Latest in Android

Image credit:

Cosmos for Android lets you browse the web via SMS

Mariella Moon, @mariella_moon
September 16, 2014
Share
Tweet
Share

Sponsored Links

In many parts of the world where LTE and 3G aren't as accessible, something like the Cosmos browser for Android could be incredibly cheap and useful. This upcoming Android app, you see, doesn't need data to work -- you simply plug in a URL, and it sends back a simple, stripped-down version of the page via text messages. On the project's GitHub page, its developers explained that once you input a URL, the app texts it to their Twilio number, which then forwards it to their backend. The system then gets the source code of the website and nukes the CSS and javascript to deliver a series of clean text messages to the user's phone.

Obviously, this method will have a number of limitations: you'll need an unlimited texting plan, for one. And, even if you do, you might experience delays and missing text messages if you're requesting particularly long pages, like Wiki entries. It certainly can't replicate the experience of a proper web browser, but as one of the developers told Fast Company, it's one "way for people to get information when they're in dire need of it." The browser's developers plan to release the app as soon as the end of September, but you can look at the project's codes right now over at GitHub. If you can't wait, though, you can try a similar, experimental app called Smozzy launched a few years ago, initially for T-Mobile subscribers.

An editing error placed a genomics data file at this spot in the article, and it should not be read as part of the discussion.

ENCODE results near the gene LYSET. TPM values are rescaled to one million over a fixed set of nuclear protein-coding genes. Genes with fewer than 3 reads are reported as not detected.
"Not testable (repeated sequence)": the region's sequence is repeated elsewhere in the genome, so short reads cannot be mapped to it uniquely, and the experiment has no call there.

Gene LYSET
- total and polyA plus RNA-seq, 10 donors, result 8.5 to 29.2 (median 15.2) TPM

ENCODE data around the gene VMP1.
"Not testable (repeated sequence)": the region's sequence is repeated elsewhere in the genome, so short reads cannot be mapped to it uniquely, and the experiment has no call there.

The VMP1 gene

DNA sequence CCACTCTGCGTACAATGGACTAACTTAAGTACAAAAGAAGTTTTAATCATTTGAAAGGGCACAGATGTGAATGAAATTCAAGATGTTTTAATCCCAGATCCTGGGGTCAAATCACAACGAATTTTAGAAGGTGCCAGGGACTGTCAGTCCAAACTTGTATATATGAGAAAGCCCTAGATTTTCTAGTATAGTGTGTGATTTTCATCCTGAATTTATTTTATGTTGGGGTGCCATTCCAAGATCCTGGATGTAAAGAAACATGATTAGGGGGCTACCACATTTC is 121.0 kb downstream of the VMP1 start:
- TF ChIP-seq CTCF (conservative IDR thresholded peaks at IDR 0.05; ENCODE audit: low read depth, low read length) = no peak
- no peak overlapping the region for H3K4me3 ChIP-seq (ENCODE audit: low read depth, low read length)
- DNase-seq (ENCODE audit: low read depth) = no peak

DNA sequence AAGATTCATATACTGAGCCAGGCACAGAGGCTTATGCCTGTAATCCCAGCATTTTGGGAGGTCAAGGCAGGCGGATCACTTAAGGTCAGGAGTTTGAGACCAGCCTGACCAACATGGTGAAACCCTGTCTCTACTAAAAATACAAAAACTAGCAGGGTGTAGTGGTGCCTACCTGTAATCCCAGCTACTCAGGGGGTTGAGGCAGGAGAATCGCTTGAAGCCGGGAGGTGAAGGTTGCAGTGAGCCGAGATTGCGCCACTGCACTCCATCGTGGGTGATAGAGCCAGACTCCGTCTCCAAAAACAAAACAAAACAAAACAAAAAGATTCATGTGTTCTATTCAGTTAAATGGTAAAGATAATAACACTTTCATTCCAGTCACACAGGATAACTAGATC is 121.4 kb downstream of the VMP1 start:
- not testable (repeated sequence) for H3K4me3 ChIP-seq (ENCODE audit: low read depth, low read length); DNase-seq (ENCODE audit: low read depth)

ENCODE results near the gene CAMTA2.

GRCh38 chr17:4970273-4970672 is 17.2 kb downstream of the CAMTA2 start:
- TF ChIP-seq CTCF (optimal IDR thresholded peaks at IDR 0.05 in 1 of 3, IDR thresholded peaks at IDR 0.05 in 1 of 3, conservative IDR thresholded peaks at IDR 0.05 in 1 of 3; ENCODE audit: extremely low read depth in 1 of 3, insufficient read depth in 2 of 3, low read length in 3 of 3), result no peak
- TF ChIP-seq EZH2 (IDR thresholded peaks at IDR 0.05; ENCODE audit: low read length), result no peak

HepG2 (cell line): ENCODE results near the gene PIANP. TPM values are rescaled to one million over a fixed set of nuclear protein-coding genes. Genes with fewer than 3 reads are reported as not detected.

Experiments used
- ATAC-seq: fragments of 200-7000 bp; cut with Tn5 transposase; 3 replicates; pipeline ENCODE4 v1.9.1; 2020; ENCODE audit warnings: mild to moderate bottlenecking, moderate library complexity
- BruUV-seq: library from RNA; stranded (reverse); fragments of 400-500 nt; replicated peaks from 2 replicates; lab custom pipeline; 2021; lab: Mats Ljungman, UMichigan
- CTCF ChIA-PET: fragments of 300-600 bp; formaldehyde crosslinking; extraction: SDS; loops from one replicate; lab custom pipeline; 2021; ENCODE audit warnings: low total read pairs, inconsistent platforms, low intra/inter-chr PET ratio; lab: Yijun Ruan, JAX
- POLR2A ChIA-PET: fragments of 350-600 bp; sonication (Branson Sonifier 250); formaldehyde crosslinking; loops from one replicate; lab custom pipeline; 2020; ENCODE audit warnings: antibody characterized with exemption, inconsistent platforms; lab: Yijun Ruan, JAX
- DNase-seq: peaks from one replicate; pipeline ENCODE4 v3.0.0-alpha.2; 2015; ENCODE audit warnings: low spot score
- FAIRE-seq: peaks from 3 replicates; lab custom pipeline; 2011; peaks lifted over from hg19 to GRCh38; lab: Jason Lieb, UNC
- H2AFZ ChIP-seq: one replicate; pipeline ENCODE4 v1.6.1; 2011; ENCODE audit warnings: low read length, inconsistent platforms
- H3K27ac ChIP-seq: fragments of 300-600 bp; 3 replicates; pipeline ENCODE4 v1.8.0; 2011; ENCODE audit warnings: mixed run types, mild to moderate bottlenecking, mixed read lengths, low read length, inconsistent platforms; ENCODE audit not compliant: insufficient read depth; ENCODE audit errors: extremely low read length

Update (09/18/14): You can now get the latest updates on the Cosmo browser from its new website.

All products recommended by Engadget are selected by our editorial team, independent of our parent company. Some of our stories include affiliate links. If you buy something through one of these links, we may earn an affiliate commission.
Comment
Comments
Share
Tweet
Share

Popular on Engadget

Engadget's 2020 Back-to-School Guide

Engadget's 2020 Back-to-School Guide

View
Hitting the Books: What astronauts can learn from nuclear submariners

Hitting the Books: What astronauts can learn from nuclear submariners

View
Amazon Prime Video will soon have the content, but it needs a better home

Amazon Prime Video will soon have the content, but it needs a better home

View
Facebook used 86 percent renewable energy in 2019

Facebook used 86 percent renewable energy in 2019

View
Trump confirms cyberattack against Russian trolls during 2018 midterms

Trump confirms cyberattack against Russian trolls during 2018 midterms

View

From around the web

Page 1Page 1ear iconeye iconFill 23text filevr